So one of the nation’s largest and most respected youth organizations has decided that it will continue to discriminate against gays and lesbians. That decision leaves me with just one thing to say: Too bad for the Boy Scouts.
While much of the country has finally figured out that rank discrimination against homosexuals is bad for everybody, the Scouts remain hobbled by an antediluvian policy. The Supreme Court, though, has ruled that the organization has the right to be wrong. So be it.
For years now, gay advocacy organizations and civil rights groups have pressured the Boy Scouts of America to reconsider a longstanding rule that excludes openly gay or lesbian adults from roles as leaders, as well as prohibiting openly gay boys as members. But rights are only one facet of the Scouts’ wrongheaded policy.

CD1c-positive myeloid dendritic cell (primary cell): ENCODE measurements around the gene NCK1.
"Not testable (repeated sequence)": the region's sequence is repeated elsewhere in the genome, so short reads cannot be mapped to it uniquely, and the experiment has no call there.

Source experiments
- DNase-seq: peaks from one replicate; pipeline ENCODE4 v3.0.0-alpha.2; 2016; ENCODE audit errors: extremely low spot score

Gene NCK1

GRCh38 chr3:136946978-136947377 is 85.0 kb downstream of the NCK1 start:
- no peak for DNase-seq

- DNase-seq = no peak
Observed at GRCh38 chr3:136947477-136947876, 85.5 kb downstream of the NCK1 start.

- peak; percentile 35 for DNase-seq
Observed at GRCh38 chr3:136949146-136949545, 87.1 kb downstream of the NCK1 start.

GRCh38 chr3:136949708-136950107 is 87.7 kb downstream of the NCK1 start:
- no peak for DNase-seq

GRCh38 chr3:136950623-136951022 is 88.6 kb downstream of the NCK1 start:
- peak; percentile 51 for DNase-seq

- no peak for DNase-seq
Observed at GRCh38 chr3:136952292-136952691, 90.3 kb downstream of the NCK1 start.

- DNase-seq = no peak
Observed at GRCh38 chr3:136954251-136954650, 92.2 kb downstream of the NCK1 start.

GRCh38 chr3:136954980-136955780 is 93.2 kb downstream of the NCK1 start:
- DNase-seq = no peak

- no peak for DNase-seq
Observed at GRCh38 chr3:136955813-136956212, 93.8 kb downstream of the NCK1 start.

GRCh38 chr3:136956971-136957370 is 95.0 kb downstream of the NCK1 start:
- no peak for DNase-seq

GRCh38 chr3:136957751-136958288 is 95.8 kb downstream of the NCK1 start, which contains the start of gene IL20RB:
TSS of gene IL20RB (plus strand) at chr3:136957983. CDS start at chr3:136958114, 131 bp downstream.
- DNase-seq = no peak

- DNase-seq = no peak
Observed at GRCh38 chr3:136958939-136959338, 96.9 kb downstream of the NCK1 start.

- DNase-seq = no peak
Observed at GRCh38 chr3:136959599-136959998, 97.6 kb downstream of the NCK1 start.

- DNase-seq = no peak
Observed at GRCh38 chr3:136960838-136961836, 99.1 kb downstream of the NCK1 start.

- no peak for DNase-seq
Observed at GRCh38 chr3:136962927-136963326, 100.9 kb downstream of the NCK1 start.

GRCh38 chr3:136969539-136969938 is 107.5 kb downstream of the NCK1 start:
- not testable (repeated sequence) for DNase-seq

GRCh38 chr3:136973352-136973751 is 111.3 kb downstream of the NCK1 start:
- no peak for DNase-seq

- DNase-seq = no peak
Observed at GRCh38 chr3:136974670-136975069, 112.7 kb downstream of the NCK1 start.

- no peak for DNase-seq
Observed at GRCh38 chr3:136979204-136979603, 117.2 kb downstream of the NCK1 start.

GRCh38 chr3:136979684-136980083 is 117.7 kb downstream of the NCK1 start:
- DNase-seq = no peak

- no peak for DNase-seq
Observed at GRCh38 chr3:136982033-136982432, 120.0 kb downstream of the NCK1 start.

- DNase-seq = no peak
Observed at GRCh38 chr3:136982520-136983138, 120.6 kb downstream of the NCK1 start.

Opportunity — opportunity for the boys who look to scouting for leadership — is another facet. The Scouts have elected to continue excluding a untold numbers of men and women — surgeons, lawyers, coaches, soldiers, athletes — who might have volunteered their time, their skills, their energy and enthusiasm. There are openly gay men and women serving in the clergy, in the armed forces and in a host of political offices. There are gay men and women at the helm of profitable businesses. The Boy Scouts have banned all of them.
These days, most responsible adults are busy juggling duties as parents, breadwinners and, often enough, caregivers to elderly kin. That the Boy Scouts believe they have enough capable volunteers at hand to exclude some is, well, harebrained.
The organization has also passed up the chance to help vulnerable boys at a stage in their development when they most need acceptance, guidance and nurturing. Teenage boys who may be coming to terms with their homosexuality need open-minded adult mentors.